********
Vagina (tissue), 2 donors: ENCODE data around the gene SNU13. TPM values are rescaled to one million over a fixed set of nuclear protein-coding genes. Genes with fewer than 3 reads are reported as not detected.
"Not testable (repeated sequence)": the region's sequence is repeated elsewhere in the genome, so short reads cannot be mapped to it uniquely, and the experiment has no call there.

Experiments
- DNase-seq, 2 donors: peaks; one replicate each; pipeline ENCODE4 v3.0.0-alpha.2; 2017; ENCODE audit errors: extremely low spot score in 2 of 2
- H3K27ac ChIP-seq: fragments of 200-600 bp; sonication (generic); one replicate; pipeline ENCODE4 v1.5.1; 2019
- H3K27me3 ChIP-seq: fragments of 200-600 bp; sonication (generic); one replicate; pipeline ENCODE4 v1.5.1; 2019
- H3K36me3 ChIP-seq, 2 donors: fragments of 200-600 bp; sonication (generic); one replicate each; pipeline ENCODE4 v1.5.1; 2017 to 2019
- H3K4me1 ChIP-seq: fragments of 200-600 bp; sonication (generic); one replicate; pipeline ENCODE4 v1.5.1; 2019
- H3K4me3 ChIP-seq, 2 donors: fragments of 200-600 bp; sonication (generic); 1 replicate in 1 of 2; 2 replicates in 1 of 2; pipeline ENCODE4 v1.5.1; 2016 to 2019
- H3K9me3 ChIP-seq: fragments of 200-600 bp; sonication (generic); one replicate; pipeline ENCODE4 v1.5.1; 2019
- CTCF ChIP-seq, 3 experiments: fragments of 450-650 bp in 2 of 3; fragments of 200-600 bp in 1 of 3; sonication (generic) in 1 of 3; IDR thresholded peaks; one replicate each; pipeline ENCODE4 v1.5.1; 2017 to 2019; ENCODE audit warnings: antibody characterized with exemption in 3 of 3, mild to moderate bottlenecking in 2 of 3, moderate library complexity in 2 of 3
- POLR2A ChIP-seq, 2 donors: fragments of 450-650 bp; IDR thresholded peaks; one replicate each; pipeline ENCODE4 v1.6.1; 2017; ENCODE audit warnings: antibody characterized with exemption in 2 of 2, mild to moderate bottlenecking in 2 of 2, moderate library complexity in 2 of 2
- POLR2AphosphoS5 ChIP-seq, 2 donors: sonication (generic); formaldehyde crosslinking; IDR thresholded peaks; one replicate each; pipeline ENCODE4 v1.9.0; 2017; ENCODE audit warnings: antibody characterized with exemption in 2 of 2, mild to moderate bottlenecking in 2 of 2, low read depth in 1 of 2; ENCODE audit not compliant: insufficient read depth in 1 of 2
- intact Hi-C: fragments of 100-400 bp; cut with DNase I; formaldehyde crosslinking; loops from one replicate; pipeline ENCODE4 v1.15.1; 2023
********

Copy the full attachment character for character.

Vagina (tissue), 2 donors: ENCODE data around the gene SNU13. TPM values are rescaled to one million over a fixed set of nuclear protein-coding genes. Genes with fewer than 3 reads are reported as not detected.
"Not testable (repeated sequence)": the region's sequence is repeated elsewhere in the genome, so short reads cannot be mapped to it uniquely, and the experiment has no call there.

Experiments
- DNase-seq, 2 donors: peaks; one replicate each; pipeline ENCODE4 v3.0.0-alpha.2; 2017; ENCODE audit errors: extremely low spot score in 2 of 2
- H3K27ac ChIP-seq: fragments of 200-600 bp; sonication (generic); one replicate; pipeline ENCODE4 v1.5.1; 2019
- H3K27me3 ChIP-seq: fragments of 200-600 bp; sonication (generic); one replicate; pipeline ENCODE4 v1.5.1; 2019
- H3K36me3 ChIP-seq, 2 donors: fragments of 200-600 bp; sonication (generic); one replicate each; pipeline ENCODE4 v1.5.1; 2017 to 2019
- H3K4me1 ChIP-seq: fragments of 200-600 bp; sonication (generic); one replicate; pipeline ENCODE4 v1.5.1; 2019
- H3K4me3 ChIP-seq, 2 donors: fragments of 200-600 bp; sonication (generic); 1 replicate in 1 of 2; 2 replicates in 1 of 2; pipeline ENCODE4 v1.5.1; 2016 to 2019
- H3K9me3 ChIP-seq: fragments of 200-600 bp; sonication (generic); one replicate; pipeline ENCODE4 v1.5.1; 2019
- CTCF ChIP-seq, 3 experiments: fragments of 450-650 bp in 2 of 3; fragments of 200-600 bp in 1 of 3; sonication (generic) in 1 of 3; IDR thresholded peaks; one replicate each; pipeline ENCODE4 v1.5.1; 2017 to 2019; ENCODE audit warnings: antibody characterized with exemption in 3 of 3, mild to moderate bottlenecking in 2 of 3, moderate library complexity in 2 of 3
- POLR2A ChIP-seq, 2 donors: fragments of 450-650 bp; IDR thresholded peaks; one replicate each; pipeline ENCODE4 v1.6.1; 2017; ENCODE audit warnings: antibody characterized with exemption in 2 of 2, mild to moderate bottlenecking in 2 of 2, moderate library complexity in 2 of 2
- POLR2AphosphoS5 ChIP-seq, 2 donors: sonication (generic); formaldehyde crosslinking; IDR thresholded peaks; one replicate each; pipeline ENCODE4 v1.9.0; 2017; ENCODE audit warnings: antibody characterized with exemption in 2 of 2, mild to moderate bottlenecking in 2 of 2, low read depth in 1 of 2; ENCODE audit not compliant: insufficient read depth in 1 of 2
- intact Hi-C: fragments of 100-400 bp; cut with DNase I; formaldehyde crosslinking; loops from one replicate; pipeline ENCODE4 v1.15.1; 2023